While SOUNDEX() has lost a lot of popularity among its users simply because of its errors, the switch to using Metaphone has proven to have a lot of the same problems. Metaphone is known for matching the names a little bit more clearly than SOUNDEX(), however it can still be quite problematic, although all of these methods can be used in conjunction with each other to further distinguish your matches.

A third option for your data matching needs is going to be the Levenshtein Function, of course. This is another popular choice for marketers to make use of, but it also comes with its problems as well. This technique determines the number of letters that would be needed in order for one company name to match another. This means that it works fairly well for names that are input into the database in only a slightly different matter, however it can return matched in error if the names are reversed.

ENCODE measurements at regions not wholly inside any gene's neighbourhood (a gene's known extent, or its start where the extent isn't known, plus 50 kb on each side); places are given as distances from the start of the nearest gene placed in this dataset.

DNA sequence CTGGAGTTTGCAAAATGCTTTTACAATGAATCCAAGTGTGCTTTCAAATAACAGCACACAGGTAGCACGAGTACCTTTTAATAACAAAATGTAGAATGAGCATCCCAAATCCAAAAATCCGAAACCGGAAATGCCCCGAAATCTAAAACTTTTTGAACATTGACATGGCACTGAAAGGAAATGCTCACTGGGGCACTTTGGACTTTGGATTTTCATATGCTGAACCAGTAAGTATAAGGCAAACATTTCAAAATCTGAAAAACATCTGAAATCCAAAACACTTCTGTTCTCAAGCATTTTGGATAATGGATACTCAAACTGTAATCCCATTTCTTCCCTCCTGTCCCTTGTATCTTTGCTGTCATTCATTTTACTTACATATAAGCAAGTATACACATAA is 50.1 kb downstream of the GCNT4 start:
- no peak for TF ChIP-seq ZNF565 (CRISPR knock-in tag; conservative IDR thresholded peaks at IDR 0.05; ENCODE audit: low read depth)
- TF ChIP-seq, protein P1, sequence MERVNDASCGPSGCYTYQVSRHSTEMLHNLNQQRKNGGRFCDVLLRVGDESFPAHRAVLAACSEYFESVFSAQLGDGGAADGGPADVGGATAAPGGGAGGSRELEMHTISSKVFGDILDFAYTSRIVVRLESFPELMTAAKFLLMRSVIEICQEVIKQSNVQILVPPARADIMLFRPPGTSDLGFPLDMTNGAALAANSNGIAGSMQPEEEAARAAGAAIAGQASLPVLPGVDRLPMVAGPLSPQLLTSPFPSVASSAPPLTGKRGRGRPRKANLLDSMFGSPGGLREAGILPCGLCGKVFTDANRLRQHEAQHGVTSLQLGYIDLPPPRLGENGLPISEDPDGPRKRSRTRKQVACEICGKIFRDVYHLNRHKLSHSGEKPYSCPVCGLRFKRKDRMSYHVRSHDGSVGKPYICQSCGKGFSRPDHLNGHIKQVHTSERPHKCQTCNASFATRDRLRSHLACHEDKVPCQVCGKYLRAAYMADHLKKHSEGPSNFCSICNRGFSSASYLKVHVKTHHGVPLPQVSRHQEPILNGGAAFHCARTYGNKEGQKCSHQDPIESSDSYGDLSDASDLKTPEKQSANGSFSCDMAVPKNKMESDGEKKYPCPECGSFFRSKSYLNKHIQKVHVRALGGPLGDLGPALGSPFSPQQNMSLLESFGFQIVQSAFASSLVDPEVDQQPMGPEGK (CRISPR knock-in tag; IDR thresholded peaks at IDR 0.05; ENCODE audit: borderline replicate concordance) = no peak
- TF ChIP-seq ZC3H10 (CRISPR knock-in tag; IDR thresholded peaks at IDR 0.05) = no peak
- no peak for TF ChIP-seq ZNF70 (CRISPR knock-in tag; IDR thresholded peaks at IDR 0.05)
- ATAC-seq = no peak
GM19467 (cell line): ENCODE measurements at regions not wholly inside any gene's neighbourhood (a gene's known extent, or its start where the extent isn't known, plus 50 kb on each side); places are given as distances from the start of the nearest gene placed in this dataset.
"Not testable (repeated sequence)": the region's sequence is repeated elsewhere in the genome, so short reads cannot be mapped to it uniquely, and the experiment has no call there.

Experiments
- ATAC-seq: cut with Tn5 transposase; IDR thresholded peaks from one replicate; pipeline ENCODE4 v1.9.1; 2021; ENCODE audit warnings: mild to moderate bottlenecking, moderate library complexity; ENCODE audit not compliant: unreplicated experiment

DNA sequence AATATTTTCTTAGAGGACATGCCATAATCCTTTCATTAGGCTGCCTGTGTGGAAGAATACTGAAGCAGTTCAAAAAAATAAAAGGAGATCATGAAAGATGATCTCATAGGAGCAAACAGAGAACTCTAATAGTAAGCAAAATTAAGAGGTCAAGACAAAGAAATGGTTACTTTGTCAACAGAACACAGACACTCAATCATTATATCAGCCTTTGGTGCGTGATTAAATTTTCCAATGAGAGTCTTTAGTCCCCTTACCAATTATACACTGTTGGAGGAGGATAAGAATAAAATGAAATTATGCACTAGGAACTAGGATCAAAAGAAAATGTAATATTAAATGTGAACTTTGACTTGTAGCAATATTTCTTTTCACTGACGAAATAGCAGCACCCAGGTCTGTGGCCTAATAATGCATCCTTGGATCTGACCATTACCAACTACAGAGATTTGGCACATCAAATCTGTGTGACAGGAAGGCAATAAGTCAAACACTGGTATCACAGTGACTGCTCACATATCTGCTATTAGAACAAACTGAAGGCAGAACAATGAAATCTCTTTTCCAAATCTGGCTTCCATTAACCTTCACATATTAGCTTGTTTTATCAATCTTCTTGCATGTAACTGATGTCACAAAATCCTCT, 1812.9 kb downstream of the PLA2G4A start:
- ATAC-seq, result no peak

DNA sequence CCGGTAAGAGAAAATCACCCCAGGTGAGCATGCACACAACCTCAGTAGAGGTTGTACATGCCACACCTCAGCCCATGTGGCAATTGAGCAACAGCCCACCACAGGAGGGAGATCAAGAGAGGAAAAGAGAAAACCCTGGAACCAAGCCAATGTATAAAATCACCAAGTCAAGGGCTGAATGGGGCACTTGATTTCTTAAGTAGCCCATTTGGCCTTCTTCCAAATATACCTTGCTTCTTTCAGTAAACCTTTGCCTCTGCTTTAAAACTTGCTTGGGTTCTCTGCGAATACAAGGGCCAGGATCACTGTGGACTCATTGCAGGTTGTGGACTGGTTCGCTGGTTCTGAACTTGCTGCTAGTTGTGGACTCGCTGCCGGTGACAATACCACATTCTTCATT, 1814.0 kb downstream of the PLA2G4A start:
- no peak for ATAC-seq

All of these techniques will help you get all of the matches that you need from your databases. The problem with using any of the well known methods that are listed after my main method is that they often take much more work in your preparation; in addition to giving you too many false reports or not finding important matches. If you start off with the method that was outlined for you in the beginning then you are assured of making the most matches of company names and ensuring that you are putting your best foot forward for your clients. This can take a bit of work on your part, however, putting that little bit of extra effort in will make your job a lot easier and make it certainly more worth your time because without better results you can be missing out on a huge amount of revenue without ever knowing it.